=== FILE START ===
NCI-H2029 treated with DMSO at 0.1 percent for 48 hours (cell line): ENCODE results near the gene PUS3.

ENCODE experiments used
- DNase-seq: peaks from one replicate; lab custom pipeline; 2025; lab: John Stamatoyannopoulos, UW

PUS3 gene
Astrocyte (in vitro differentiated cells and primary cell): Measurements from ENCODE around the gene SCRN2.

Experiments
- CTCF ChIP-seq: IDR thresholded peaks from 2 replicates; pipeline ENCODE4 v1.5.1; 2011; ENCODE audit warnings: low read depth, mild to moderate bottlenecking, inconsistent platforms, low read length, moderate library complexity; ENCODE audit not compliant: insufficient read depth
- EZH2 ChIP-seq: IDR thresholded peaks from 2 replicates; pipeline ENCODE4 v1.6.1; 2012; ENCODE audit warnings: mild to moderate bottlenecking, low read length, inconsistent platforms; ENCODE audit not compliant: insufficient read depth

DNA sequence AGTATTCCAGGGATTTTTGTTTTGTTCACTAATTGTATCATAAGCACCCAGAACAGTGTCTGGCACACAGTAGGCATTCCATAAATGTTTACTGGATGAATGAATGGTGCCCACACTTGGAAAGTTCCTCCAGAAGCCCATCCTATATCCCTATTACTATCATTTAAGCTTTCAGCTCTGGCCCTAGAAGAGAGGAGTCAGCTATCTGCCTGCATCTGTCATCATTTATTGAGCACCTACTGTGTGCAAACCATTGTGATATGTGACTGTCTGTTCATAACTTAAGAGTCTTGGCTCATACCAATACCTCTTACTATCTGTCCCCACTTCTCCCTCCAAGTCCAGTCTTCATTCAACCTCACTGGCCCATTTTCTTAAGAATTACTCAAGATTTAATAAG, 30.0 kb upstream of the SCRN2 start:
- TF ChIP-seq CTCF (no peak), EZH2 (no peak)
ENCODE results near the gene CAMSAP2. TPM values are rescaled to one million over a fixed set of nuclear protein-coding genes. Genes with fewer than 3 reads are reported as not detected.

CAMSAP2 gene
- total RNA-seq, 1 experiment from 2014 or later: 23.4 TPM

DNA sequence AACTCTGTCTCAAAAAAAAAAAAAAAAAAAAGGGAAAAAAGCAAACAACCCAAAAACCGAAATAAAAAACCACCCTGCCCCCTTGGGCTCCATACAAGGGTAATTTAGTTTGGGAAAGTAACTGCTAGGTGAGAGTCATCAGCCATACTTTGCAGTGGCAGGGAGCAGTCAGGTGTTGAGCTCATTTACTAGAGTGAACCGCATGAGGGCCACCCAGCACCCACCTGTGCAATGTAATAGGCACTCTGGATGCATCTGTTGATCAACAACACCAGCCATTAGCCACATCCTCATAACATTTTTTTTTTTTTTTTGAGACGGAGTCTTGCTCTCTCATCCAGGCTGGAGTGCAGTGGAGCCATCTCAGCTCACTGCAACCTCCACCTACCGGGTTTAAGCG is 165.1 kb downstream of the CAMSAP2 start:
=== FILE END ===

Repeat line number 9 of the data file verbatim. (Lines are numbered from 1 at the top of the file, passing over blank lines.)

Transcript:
DNA sequence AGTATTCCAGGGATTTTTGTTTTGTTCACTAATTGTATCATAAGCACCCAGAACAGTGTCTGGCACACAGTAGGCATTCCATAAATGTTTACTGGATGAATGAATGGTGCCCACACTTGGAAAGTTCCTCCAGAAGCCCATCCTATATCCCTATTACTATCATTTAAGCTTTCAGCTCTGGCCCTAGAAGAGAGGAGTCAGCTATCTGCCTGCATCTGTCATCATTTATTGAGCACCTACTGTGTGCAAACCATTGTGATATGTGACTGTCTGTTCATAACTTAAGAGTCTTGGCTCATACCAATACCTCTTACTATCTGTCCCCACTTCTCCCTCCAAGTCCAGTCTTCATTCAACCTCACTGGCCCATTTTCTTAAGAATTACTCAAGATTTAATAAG, 30.0 kb upstream of the SCRN2 start: